The inflation vs. deflation debate has heated up again. The debate looks far from being settled, even among professional investors. This may be the single most important debate in the investment world.
Jim Rogers, Peter Schiff, James Sinclair, Gerald Celente, Marc Faber and Congressman Ron Paul are on the inflation camp. The argument is simple: As the US government racks up trillion dollars of deficit spending, the money can come from neither raising tax, nor borrowing. So the only way out is print money out of thin air. In history, any time a government chooses to solve its fiscal problem through massive money printing, it always leads to hyper-inflation at the end. So that is going to happen. It might be postponed a bit but can not be avoided.
But I will not immediately dismiss the arguments from the deflation camp, either. Well known people on the deflation camp includes Mike Shedlock, Nouriel Roubini, and market ticker Karl Denninger. They present three strong arguments for deflation:
- Credits are destroyed in the ongoing de-leveraging process. Credits are circulated as money so the destruction of credit means less liquidity in the system.
- Although the government is massively printing money, most of the newly printed money is just hoarded away in the vaults of banks and do not enter circulation.
- Where is the inflation today? It's nowhere to be found!
Debunking the second argument is simple. Banks keep a high reserve because they are highly leveraged and they fear a bank run. If banks hoard cash instead of extend consumer credits, people will have to withdraw cash so they have the money to spend. Such a bank de-leveraging process could escalate into a bank run, resulting in the destruction of the banks and massive release of cash into the general circulation.
De-leveraging of the financial derivatives bubble does not cause deflation. Look at the history of Dutch Tulip Mania and the subsequent collapse. Did it lead to price inflation and deflation of things unrelated to tulips? Of course it didn't. The Dutch grocery stores never took a flower as a payment for milk and bread. Can I use a credit default swap to pay for milk and bread today? I can't. Inflation is a currency phenomenon. It has nothing to do with leverage.
De-leveraging is the process that people abandon paper assets due to counter party risks, and turn towards physical assets with no such risk. Physical assets have intrinsic values: the marginal costs to replace them and maintain an adequate supply. So in the de-leveraging process, paper assets will lose value, and physical assets will gain value. The US dollar is a paper asset. The dollar is leveraged on the full faith and credit of the US government on its ability to pay off its huge amount of debts, which frankly does not look good at all.
The world knows the US dollar is going down. Chinese students laughed loudly when Tim Geithner told them China's US dollar assets are "very safe". Many very rich and successful Americans know the dollar is going down. People like Jim Rogers are moving their assets out of the US dollars and into China and other places. No wonder the US government is cracking down on Swiss accounts owned by Americans.
So here is your answer to where is the inflation. Blame it on guys like Jim Rogers
who are selling their US assets! Jim Rogers is a billionaire. He sold his house in New York, therefore New York real estate collapsed. He sold his furniture, sofas and tables and chairs, so that brings the furniture prices down. He sold his US stocks so the US equity market is down. He sold his stuff for US dollars, and bring his dollars away from the US soil, and into China. Jim Rogers drains liquidity from the US market, thus prices of everything drop. Speaking seriously: This is an ongoing bankruptcy liquidation sale, not deflation. The low prices will not last.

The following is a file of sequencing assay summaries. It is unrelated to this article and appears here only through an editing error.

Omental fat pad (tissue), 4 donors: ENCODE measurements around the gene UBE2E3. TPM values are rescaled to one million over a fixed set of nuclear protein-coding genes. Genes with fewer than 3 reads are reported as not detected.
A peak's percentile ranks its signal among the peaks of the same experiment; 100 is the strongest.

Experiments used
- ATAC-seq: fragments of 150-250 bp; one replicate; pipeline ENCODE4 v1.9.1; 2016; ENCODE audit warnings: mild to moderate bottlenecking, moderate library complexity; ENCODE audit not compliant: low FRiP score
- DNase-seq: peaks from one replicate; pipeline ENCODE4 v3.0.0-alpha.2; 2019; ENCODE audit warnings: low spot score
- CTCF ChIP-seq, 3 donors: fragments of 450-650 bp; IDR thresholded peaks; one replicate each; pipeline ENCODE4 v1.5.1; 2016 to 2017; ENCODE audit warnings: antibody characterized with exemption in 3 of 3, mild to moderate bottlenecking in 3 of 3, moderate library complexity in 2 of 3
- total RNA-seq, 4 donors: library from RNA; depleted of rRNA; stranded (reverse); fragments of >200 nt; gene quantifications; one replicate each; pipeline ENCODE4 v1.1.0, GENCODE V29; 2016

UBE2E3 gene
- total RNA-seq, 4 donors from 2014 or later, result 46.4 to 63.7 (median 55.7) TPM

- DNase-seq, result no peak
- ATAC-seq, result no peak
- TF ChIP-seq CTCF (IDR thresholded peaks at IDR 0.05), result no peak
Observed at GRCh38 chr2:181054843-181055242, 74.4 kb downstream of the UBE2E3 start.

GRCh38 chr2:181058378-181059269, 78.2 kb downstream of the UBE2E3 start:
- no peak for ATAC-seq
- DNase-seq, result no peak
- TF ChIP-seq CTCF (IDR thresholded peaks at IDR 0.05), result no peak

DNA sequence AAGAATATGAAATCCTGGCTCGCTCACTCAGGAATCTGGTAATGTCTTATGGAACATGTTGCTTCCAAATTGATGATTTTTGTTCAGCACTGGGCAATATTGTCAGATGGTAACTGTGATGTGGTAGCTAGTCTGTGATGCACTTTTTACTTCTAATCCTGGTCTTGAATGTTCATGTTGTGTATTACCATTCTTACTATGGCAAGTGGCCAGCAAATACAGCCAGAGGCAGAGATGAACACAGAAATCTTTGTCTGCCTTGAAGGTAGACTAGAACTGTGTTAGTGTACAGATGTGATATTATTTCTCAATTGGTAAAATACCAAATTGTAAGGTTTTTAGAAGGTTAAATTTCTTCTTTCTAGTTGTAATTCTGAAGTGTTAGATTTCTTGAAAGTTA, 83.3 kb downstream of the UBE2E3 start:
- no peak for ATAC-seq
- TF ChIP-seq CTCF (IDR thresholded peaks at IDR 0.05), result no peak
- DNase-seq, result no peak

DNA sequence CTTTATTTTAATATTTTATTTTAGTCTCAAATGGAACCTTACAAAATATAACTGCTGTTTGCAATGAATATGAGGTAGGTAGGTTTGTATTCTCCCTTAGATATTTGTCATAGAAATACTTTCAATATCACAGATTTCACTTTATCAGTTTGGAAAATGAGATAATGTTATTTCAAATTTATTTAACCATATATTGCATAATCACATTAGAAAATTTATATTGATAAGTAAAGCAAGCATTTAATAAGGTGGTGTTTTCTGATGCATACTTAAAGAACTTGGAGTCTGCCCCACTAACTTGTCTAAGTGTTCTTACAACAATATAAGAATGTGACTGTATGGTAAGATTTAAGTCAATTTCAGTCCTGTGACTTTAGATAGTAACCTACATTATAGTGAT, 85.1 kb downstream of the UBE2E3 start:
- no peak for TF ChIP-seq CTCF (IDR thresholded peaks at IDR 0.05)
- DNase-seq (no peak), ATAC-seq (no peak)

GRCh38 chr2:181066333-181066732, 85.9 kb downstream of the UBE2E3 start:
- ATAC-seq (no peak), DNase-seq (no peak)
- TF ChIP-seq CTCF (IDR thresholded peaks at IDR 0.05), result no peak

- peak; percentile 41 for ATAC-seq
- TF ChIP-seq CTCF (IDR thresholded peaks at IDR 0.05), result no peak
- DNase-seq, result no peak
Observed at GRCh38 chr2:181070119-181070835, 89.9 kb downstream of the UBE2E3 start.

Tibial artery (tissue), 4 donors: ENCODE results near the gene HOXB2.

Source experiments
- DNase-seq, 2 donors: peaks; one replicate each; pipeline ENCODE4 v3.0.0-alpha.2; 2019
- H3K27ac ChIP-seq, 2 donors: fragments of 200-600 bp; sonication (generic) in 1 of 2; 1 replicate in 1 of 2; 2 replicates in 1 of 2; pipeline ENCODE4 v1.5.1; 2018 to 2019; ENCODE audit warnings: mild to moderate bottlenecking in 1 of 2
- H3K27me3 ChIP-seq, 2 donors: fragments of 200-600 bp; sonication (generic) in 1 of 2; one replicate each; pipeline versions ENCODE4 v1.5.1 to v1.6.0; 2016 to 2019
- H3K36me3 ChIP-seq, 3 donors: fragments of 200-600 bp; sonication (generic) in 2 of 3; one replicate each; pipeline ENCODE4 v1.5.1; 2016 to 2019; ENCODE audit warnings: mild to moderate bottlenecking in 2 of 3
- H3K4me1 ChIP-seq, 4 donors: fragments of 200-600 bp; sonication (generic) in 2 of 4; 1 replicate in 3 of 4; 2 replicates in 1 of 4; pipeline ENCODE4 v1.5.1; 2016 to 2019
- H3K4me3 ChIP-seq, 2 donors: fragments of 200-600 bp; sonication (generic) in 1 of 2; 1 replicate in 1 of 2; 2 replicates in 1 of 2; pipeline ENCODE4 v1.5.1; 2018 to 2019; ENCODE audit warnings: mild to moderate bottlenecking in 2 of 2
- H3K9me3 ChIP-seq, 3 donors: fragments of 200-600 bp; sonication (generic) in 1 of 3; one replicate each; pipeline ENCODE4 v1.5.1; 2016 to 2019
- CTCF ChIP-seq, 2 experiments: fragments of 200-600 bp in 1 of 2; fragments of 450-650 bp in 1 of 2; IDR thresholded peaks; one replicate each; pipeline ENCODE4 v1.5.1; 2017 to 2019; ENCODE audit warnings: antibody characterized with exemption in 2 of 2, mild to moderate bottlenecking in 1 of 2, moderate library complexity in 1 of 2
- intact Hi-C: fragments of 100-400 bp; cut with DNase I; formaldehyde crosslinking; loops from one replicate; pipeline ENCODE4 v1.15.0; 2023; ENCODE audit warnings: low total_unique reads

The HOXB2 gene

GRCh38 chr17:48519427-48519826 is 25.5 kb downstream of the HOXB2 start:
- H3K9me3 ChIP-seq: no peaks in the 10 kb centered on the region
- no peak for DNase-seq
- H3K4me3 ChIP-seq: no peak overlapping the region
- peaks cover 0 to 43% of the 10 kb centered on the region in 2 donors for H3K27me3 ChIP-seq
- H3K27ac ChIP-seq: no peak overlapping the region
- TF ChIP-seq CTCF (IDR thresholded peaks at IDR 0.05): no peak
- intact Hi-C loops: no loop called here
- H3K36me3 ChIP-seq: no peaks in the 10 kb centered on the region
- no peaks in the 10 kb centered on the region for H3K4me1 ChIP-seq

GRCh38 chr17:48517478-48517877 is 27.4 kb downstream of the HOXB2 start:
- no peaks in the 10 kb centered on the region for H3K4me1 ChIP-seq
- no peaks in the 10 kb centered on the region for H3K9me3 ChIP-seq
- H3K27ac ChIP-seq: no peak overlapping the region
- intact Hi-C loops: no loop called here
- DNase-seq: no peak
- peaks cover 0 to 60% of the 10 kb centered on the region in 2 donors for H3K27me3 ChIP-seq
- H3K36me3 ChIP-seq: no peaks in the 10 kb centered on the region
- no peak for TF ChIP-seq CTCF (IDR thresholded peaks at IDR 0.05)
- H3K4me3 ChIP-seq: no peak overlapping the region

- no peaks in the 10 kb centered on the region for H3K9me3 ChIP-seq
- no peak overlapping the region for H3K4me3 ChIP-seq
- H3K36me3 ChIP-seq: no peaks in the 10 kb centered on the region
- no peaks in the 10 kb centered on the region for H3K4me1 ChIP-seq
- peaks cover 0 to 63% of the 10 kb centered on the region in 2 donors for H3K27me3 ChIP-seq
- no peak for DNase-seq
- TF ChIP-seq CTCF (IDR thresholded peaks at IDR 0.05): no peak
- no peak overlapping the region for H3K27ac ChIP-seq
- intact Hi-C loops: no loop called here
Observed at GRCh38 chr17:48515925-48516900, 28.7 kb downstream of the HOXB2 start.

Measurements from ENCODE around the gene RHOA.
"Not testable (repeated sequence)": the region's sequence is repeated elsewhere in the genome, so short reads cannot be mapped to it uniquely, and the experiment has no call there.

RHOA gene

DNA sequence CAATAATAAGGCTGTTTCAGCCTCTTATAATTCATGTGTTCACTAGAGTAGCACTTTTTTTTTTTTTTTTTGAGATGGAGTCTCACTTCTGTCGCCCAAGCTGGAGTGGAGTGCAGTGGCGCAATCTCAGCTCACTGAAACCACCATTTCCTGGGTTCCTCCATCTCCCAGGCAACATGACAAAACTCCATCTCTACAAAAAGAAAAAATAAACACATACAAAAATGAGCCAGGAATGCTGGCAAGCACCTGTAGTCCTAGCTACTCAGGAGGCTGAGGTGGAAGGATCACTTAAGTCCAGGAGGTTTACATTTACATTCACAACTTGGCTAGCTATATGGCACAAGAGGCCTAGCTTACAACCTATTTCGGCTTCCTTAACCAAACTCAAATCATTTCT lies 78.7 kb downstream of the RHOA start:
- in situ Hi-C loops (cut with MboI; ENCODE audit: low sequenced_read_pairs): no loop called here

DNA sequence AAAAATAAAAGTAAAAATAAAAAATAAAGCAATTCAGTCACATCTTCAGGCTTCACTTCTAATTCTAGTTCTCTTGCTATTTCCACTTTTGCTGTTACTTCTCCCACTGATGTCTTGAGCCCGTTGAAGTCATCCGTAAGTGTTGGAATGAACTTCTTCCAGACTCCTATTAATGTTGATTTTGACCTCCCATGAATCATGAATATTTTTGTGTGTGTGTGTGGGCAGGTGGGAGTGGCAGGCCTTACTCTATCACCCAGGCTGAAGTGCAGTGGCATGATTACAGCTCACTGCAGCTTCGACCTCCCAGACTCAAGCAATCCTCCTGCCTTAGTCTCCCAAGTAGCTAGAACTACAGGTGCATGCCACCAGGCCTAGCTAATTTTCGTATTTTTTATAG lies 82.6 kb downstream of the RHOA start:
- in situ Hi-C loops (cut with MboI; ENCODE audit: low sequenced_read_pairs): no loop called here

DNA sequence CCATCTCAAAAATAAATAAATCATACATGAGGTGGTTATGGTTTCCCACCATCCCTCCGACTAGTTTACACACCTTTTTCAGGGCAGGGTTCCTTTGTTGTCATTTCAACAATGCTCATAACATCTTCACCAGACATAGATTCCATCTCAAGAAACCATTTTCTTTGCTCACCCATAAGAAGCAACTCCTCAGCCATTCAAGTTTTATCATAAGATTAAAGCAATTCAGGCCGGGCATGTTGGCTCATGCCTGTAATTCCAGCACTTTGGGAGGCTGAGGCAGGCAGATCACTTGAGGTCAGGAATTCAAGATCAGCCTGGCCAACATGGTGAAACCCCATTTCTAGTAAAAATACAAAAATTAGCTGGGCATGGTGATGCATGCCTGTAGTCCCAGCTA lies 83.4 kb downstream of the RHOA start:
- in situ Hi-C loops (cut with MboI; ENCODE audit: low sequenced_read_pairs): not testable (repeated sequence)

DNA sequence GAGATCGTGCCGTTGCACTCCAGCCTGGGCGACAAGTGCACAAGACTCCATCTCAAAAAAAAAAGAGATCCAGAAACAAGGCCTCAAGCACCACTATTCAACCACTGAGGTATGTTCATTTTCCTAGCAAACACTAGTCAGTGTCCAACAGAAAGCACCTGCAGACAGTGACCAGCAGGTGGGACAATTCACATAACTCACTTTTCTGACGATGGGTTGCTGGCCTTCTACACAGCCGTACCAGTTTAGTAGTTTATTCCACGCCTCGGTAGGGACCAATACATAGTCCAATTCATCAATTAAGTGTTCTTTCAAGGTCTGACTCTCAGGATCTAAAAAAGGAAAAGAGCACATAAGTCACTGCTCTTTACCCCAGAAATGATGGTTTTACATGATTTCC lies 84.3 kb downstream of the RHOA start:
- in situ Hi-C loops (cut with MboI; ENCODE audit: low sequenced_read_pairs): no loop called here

I told you that is exactly what happened, in my last article. Liquidity is drained from the US market because smart capital is escaping from US soil to look for opportunities in places like China. This is a huge liquidity drain from the US. But it also causes headache for the Chinese. They need to deal with all the "hot money", the US dollars flooded into China to be exchanged into Chinese Yuan, as speculators are betting on Yuan appreciation over the dollar.
In other words, currency speculators are exporting our inflation to China by draining the liquidity from the US and bringing hot money to China.
How does China handle the massive inflow of hot money? China simply prints their own money to soak up all the inflowing US dollars. It costs them nothing to print the Yuan to buy the dollars, and they can spend all the dollars to purchase physical assets and raw materials around the world. This is the Commodity Carry Trade they are playing, very successfully.
Few people in the west recognize China's real strategy. They thought it was impossible for China to sell the dollar and exchange it into euro or yen. Why would China sell one paper just to exchange for another paper? They thought China's recent commodities buying spree is to merely boost price to help domestic producers, or to stockpile for strategic safety. But China's buying of aluminum, a material that China has plenty, signals that it goes far beyond strategic hoarding. Commodities are China's new foreign exchange reserves. China is not selling the dollars, China is spending the dollars.
With continued inflow of US dollars, and with China's own money printers running at high speed, China has plenty of money to spend and continue the buying spree. With Yuan tightly pegged to the dollar, this game can continue indefinitely until currency speculators stop sending the dollars to China. Then the US will go from being the largest exporter to the largest importer of inflation, over night! All the dollars will fight their way back home at once. Goods and raw materials will flow out of the USA, until this land is ripped barren! I predict many people will be voting with their feet, before the nightmare scenery occurs.